The 2014 Tour de France kicked off this morning. Since it’s one of my favorite sporting events of the year, I wanted to offer a few key lessons that we can apply to the workplace from this epic three-week race.
It’s About the Collective Goal
Each team of riders in the Tour de France has a designated “leader” – the rider that the rest of the team is suppose to rally around and support for the win. That means that it’s not a race in the truest sense – most of the riders in the event are expected to put their own individual interests aside to support the good of the team. Sometimes that means leaving the most talented individuals out – this year, the 2012 Tour champion Bradley Wiggins was left off his team because the management was afraid that he wouldn’t work to support the team leader, defending champion Chris Froome, for the win.
The Lesson: Sometimes you need to put aside your personal goals and do what’s best for the company.That means you may have to do things outside of your job description, work with people you don’t like, or give up the fight for resources that might help your team but isn’t the team investment to meet the company goal. When you succeed as a company, everyone wins.
Current Performance Rules the Day
Just because you’ve been successful in the past does not guarantee your place at the top. Former champion Andy Schleck had several years of podium finishes at the Tour de France, but after a few years of lackluster performance he’s riding this year in a support position on his team, charged with helping his team leader, and brother, Frank Schleck.
The Lesson: Don’t rest on the laurels of your past successes. If you do have a period of less than stellar performance, don’t use your prior successes as a reason to stand in the way of others. Instead, be a great support player and you’ll have people supporting you if you end up back on top in the future.
Collaboration Trumps Individual Interest…and Team Sillos
In cycling, the more people you have working with you, the faster you are able to go. Most often, the people you work with will be your teammates. But sometimes, the people you need to work with are on different teams. Most days of the Tour, there will be a handful of cyclists from different teams who break away from the larger group and gain an advantage. The only hope they have of keeping that advantage is to work together – if they ride as individuals they most certainly will be caught.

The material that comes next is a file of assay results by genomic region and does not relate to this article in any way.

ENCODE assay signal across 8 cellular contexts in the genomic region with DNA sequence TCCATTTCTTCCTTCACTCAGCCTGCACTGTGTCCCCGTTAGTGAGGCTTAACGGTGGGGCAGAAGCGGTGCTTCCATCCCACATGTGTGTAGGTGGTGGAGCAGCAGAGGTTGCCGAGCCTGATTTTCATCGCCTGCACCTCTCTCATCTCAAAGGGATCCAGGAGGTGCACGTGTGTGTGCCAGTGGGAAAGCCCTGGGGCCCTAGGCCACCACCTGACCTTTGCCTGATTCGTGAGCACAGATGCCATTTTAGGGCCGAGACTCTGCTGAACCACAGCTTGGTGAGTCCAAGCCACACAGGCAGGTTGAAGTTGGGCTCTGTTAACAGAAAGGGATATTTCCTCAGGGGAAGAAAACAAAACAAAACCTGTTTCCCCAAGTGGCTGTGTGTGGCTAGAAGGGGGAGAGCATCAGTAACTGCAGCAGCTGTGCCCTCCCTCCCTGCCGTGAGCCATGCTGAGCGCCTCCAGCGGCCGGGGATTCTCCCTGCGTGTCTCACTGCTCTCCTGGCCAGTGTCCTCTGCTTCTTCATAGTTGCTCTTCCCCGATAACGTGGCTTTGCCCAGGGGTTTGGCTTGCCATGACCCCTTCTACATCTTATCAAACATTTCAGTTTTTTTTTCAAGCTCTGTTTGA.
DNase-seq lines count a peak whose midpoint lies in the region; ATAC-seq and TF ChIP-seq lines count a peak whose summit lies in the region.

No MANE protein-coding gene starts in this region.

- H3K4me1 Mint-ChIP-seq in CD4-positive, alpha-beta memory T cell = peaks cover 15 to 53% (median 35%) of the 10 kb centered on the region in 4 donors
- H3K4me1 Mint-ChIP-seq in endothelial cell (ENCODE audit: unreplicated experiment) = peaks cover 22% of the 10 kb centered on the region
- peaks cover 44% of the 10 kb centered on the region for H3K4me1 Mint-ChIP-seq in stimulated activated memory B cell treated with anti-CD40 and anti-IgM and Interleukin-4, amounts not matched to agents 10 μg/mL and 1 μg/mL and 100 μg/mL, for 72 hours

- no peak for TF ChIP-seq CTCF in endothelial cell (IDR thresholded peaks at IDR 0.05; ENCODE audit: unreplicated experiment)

The Lesson: Sometimes you’ll get the best results when you collaborate with those that are not on your direct team. Be open minded and look for people with the skillsets you need, and goals that align with yours, throughout the organization. Team up with them to gain a higher degree of success.
Patience is a Virtue
The Tour de France is a three-week race and very rarely will you see the ultimate winner jump out at the start and hold the lead the entire way. Instead, they sit back, take their time, converse their energy to when it really matters. Then, they make their move and capture the yellow jersey. In 2011, Tour champion Cadel Evans waited until the very last day before Paris to take the yellow jersey away from runner-up Andy Schleck because he knew his biggest opportunity would be in the stage 20 individual time trial.
The Lesson: You don’t have to get your way all of the time to ultimately achieve your goal. Don’t fight all of the fights. Pick out the ones that really matter and fight those.
More Than One Way To Win
Yes, everyone knows about the yellow jersey and that may be the most prestigious prize of the Tour but there are many other competitions within the race:
- The sprinters are competing for the green jersey
- The climbers are competing for the polka dot “King of the Mountains” jersey
- The young riders are competing for the white jersey
- Everyone is competing daily for stage wins and for the award of “most aggressive rider”.
So, there are multiple ways to achieve success and many opportunities for bragging rights. While sometimes riders do win more than one competition, it is more often different people…and sometimes the riders who are successful in one category will never be competitive in another. For example, the sprinters that are competitive in the green jersey competition will likely never be competitive for the yellow jersey because they are not strong in the mountain stages, and that’s ok.
The Lesson: Winning can take many forms. Don’t try to compete at everything. Instead, focus on where you are the strongest and run with it. That’s how you’ll achieve success.
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